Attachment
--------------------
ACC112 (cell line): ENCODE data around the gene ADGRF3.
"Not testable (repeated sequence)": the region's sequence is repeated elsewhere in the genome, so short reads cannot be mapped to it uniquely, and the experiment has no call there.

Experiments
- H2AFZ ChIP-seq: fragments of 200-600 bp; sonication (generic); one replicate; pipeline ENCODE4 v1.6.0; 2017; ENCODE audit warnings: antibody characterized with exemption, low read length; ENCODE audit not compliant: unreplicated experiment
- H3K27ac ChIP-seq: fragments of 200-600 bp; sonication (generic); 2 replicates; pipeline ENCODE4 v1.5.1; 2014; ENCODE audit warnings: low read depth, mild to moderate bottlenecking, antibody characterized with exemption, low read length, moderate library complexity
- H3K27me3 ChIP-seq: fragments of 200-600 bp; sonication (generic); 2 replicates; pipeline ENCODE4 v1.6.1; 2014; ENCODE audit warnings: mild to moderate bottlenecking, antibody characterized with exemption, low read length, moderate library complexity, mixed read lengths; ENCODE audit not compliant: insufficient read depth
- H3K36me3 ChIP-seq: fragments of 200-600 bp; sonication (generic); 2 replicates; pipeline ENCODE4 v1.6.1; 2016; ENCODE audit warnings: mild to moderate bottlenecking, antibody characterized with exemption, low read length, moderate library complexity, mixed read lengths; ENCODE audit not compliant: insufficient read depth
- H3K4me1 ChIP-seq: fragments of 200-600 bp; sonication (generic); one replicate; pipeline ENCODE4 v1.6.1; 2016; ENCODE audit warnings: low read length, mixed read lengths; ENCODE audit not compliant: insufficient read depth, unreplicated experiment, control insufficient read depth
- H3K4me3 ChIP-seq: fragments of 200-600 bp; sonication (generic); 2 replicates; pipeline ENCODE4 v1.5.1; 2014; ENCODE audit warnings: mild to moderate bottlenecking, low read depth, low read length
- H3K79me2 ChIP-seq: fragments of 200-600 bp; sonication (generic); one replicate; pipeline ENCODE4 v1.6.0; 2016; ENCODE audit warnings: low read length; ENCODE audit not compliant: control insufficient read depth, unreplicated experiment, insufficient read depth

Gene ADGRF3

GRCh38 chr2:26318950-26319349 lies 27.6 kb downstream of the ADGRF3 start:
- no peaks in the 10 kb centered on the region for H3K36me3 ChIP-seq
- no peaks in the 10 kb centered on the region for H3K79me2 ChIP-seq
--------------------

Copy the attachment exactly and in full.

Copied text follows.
ACC112 (cell line): ENCODE data around the gene ADGRF3.
"Not testable (repeated sequence)": the region's sequence is repeated elsewhere in the genome, so short reads cannot be mapped to it uniquely, and the experiment has no call there.

Experiments
- H2AFZ ChIP-seq: fragments of 200-600 bp; sonication (generic); one replicate; pipeline ENCODE4 v1.6.0; 2017; ENCODE audit warnings: antibody characterized with exemption, low read length; ENCODE audit not compliant: unreplicated experiment
- H3K27ac ChIP-seq: fragments of 200-600 bp; sonication (generic); 2 replicates; pipeline ENCODE4 v1.5.1; 2014; ENCODE audit warnings: low read depth, mild to moderate bottlenecking, antibody characterized with exemption, low read length, moderate library complexity
- H3K27me3 ChIP-seq: fragments of 200-600 bp; sonication (generic); 2 replicates; pipeline ENCODE4 v1.6.1; 2014; ENCODE audit warnings: mild to moderate bottlenecking, antibody characterized with exemption, low read length, moderate library complexity, mixed read lengths; ENCODE audit not compliant: insufficient read depth
- H3K36me3 ChIP-seq: fragments of 200-600 bp; sonication (generic); 2 replicates; pipeline ENCODE4 v1.6.1; 2016; ENCODE audit warnings: mild to moderate bottlenecking, antibody characterized with exemption, low read length, moderate library complexity, mixed read lengths; ENCODE audit not compliant: insufficient read depth
- H3K4me1 ChIP-seq: fragments of 200-600 bp; sonication (generic); one replicate; pipeline ENCODE4 v1.6.1; 2016; ENCODE audit warnings: low read length, mixed read lengths; ENCODE audit not compliant: insufficient read depth, unreplicated experiment, control insufficient read depth
- H3K4me3 ChIP-seq: fragments of 200-600 bp; sonication (generic); 2 replicates; pipeline ENCODE4 v1.5.1; 2014; ENCODE audit warnings: mild to moderate bottlenecking, low read depth, low read length
- H3K79me2 ChIP-seq: fragments of 200-600 bp; sonication (generic); one replicate; pipeline ENCODE4 v1.6.0; 2016; ENCODE audit warnings: low read length; ENCODE audit not compliant: control insufficient read depth, unreplicated experiment, insufficient read depth

Gene ADGRF3

GRCh38 chr2:26318950-26319349 lies 27.6 kb downstream of the ADGRF3 start:
- no peaks in the 10 kb centered on the region for H3K36me3 ChIP-seq
- no peaks in the 10 kb centered on the region for H3K79me2 ChIP-seq